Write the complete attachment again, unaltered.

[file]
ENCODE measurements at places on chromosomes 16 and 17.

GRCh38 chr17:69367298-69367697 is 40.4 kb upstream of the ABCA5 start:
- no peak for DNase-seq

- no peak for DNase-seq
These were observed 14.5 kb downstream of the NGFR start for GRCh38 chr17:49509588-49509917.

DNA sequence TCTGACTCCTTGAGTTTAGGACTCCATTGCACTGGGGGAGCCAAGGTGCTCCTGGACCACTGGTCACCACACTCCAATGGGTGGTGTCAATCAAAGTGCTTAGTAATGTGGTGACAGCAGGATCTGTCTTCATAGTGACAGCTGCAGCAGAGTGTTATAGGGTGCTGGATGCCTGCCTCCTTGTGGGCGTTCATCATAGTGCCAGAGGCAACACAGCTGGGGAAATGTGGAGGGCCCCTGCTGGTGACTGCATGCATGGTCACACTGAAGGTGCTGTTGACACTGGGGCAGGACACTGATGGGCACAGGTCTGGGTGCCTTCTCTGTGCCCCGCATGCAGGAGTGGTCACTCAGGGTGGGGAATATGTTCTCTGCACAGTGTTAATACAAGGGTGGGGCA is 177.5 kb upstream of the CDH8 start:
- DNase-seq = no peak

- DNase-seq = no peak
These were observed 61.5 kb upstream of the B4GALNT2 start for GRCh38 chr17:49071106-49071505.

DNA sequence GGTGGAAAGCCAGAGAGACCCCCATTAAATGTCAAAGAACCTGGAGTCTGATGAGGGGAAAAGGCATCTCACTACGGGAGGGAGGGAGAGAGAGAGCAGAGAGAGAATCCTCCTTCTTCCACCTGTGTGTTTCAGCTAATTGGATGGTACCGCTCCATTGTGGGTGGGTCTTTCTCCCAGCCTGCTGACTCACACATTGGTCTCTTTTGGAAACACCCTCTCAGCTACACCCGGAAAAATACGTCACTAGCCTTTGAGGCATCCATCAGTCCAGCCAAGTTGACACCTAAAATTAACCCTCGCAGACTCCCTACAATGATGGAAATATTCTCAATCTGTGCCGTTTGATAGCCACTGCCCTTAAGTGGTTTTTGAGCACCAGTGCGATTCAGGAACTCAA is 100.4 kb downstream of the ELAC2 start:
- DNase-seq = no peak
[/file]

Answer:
ENCODE measurements at places on chromosomes 16 and 17.

GRCh38 chr17:69367298-69367697 is 40.4 kb upstream of the ABCA5 start:
- no peak for DNase-seq

- no peak for DNase-seq
These were observed 14.5 kb downstream of the NGFR start for GRCh38 chr17:49509588-49509917.

DNA sequence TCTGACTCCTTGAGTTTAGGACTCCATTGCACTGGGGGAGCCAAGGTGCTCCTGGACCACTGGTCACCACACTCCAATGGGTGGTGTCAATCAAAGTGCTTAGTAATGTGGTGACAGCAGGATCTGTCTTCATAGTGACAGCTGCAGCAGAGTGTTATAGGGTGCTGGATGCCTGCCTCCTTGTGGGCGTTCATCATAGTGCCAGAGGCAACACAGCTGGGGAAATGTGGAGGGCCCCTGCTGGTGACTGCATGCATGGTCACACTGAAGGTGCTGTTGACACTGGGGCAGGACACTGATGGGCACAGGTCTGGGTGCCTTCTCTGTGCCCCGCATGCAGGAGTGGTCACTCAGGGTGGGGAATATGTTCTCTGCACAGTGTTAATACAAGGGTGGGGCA is 177.5 kb upstream of the CDH8 start:
- DNase-seq = no peak

- DNase-seq = no peak
These were observed 61.5 kb upstream of the B4GALNT2 start for GRCh38 chr17:49071106-49071505.

DNA sequence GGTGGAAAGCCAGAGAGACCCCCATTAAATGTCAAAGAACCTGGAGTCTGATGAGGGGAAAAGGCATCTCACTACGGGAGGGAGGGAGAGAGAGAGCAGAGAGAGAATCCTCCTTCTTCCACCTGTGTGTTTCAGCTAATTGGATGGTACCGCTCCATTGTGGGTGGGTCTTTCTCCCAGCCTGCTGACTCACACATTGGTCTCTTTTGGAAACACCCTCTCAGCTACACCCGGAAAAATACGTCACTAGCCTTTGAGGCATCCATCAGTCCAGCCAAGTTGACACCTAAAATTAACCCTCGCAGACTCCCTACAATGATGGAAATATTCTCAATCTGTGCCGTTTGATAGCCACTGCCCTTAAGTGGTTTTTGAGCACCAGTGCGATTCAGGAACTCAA is 100.4 kb downstream of the ELAC2 start:
- DNase-seq = no peak